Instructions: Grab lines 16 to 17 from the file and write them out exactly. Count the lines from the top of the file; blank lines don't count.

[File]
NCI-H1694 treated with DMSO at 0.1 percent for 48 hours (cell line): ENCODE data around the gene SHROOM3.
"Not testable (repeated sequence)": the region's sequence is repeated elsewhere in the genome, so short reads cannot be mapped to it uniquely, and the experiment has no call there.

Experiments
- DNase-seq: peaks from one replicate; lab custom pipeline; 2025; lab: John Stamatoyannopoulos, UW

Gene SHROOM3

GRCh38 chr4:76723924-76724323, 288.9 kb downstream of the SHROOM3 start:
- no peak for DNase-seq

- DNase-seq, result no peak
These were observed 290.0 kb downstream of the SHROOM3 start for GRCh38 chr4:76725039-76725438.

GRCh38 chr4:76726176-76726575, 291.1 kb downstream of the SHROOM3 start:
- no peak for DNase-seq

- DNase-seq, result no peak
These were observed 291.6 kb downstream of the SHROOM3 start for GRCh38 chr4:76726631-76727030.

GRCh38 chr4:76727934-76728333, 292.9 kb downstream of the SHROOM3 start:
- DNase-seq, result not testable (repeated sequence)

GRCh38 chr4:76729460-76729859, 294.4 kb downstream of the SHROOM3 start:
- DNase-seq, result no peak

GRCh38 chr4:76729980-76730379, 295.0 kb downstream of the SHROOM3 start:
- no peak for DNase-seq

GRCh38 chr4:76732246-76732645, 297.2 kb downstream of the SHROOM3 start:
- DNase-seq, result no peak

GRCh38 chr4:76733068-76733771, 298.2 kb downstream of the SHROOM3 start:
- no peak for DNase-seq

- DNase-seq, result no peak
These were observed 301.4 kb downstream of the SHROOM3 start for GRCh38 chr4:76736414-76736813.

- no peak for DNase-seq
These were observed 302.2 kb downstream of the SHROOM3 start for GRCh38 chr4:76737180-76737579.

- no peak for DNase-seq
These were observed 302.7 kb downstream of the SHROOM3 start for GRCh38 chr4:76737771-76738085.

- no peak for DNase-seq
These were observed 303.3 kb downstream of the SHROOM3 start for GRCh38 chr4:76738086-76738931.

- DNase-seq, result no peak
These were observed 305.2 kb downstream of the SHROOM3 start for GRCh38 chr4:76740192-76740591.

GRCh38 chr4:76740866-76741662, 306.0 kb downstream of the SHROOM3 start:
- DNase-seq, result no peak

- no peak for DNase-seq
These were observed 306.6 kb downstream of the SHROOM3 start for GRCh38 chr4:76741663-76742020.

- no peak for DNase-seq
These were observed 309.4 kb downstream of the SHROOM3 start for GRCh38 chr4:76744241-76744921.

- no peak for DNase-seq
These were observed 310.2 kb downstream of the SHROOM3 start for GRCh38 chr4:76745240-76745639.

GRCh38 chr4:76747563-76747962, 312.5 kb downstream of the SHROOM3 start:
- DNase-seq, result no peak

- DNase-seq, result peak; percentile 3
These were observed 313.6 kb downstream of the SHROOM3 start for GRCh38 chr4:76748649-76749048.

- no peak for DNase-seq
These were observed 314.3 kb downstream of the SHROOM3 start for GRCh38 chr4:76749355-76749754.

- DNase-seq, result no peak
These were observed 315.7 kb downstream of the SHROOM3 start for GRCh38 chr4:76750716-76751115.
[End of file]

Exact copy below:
GRCh38 chr4:76729460-76729859, 294.4 kb downstream of the SHROOM3 start:
- DNase-seq, result no peak